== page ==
One of the lesser mentioned features in Android Lollipop is RAW image support. If you're a photographer, you know what that means. If not, let me explain.
When you snap a shot with your Android camera, the internal software compresses the image into a .jpg file. To the untrained, naked eye, that photo usually looks pretty spectacular. The thing is, what you see is what you get. You can't really manipulate that photo on any low level. It's compressed and saved in a read/write format, so the images can be more easily edited with a bitmap editor (such as The Gimp or Photoshop).
With RAW images, the data has been minimally processed from the image sensor. Many consider RAW images to be the digital equivalent of the old school negative. These RAW images will have a wider dynamic color range and they preserve the closest image to what the sensor actually saw.
A RAW file:
- Is not really an image file and requires special software to view and edit
- Often has a proprietary format
- Has at least 8 bits per color for red, green, and blue and 12-bits per X,Y location
- Is uncompressed
- Is a completely lossless data file from the camera's sensor
- Has significantly higher dynamic range than a compressed .jpg
- Will be lower in contrast, so it will seem flatter and washed out looking
- Is not suitable for printing directly from the camera
- Is read-only
- Can be corrected for over/under exposure
There are a couple of caveats that you need to know about RAW files. First, not all applications can open RAW images out of the box. For instance, The GIMP requires the addition of the UFRaw plug-in. Note: You'll find, however, applications like Darktable that can do some remarkable things with RAW files.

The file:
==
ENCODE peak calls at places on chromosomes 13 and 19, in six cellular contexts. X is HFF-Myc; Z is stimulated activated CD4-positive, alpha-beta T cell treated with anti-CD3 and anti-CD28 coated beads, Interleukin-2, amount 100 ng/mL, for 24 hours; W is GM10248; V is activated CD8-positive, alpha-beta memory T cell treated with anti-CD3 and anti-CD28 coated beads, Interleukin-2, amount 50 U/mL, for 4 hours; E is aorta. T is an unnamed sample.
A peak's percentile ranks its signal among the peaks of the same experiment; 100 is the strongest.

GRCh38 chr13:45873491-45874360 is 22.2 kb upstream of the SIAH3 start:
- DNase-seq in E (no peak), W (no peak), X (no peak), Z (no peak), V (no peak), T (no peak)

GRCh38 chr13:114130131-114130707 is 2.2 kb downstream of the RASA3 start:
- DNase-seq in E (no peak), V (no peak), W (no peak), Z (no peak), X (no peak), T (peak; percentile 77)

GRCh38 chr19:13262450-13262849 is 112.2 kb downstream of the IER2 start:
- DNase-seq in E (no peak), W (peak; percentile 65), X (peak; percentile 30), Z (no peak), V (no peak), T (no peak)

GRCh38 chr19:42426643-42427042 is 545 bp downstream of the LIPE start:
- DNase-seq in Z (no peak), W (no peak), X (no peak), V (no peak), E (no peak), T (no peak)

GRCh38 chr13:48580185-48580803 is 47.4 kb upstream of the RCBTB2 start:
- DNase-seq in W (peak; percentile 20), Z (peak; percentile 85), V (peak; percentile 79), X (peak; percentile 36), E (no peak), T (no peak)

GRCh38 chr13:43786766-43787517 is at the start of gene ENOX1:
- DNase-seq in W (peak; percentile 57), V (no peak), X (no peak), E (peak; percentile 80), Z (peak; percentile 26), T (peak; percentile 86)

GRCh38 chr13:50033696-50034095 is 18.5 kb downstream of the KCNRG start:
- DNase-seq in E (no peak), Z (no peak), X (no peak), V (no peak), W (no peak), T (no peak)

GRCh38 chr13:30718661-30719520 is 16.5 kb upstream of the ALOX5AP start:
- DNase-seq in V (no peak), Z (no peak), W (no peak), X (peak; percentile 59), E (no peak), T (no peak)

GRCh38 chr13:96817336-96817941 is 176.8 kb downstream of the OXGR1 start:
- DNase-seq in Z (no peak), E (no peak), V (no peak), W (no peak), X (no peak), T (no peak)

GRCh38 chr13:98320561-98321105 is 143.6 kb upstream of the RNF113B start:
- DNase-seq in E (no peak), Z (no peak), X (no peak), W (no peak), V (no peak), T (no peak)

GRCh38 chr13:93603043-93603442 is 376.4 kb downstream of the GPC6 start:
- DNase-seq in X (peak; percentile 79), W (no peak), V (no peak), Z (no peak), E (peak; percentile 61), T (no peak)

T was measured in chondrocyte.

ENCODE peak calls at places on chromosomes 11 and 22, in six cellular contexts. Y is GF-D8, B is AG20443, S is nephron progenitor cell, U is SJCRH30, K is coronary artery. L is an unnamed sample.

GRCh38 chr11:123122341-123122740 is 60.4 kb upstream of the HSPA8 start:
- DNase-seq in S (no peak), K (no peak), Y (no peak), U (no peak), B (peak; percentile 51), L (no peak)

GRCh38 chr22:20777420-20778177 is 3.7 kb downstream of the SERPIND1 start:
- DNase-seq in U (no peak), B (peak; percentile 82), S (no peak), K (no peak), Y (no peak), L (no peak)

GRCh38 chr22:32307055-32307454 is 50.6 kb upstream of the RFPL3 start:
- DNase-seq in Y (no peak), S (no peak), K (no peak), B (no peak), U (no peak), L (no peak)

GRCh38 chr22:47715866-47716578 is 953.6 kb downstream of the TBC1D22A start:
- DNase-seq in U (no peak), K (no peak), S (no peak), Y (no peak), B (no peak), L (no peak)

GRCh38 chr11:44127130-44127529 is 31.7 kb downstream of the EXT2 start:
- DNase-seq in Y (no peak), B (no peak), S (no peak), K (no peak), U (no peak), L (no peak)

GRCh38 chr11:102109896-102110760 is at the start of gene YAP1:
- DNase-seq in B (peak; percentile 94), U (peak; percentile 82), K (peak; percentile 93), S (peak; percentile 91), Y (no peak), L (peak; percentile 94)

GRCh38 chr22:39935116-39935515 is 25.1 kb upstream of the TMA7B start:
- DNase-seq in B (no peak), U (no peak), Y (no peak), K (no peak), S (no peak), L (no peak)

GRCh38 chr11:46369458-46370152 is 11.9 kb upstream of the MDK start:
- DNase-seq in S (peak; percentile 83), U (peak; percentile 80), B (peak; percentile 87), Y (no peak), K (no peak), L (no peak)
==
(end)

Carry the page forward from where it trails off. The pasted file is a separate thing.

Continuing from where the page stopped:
The second caveat is actually quite important to budding Android photographers, and that's file size. RAW images are significantly larger than compressed .jpg files. Think about it this way: a 32 megapixel camera will produce a 32 MB RAW file. That's a significant jump in size from the standard .jpg file, and it means that you'll quickly eat up your storage space when snapping RAW images.
This new feature will be a boon to budding photographers and businesses needing the ability to snap shots in a format that are of significantly higher quality, can be better manipulated, and (in some cases) are admissible in court (because it's a read-only format). Unfortunately, not everyone with a Lollipop-supported device will get RAW support built in. This feature will most likely only come along for the ride on high-end devices, but it's hard to tell until Lollipop actually starts to roll out. If you happen to own a device that will support RAW with Lollipop, I highly recommend you give the format a try. Don't use RAW for everyday selfies and other images that don't require a higher level of clarity (in the end result). Instead, use this format for images that will be used for things like marketing and other business purposes.
From my perspective, RAW image support can be a serious game changer. There have been instances where a photographic opportunity was perfect for a particular job or client, but I didn't have my DSLR handy. My phone, however, is always in reach. Having RAW support on my device would mean those moments wouldn't pass by without getting snapped and saved in a format that can be manipulated in ways compressed files cannot.
Is it time you stopped having to carry around your DSLR? Android Lollipop sure wants to help make that happen. Would you prefer to carry around just a smartphone to use for all your needs — including RAW images — or is your connection to the DSLR too crucial for business? Share your thoughts and experience in the discussion thread below.
Jack Wallen is an award-winning writer for TechRepublic and Linux.com. He’s an avid promoter of open source and the voice of The Android Expert. For more news about Jack Wallen, visit his website jackwallen.com.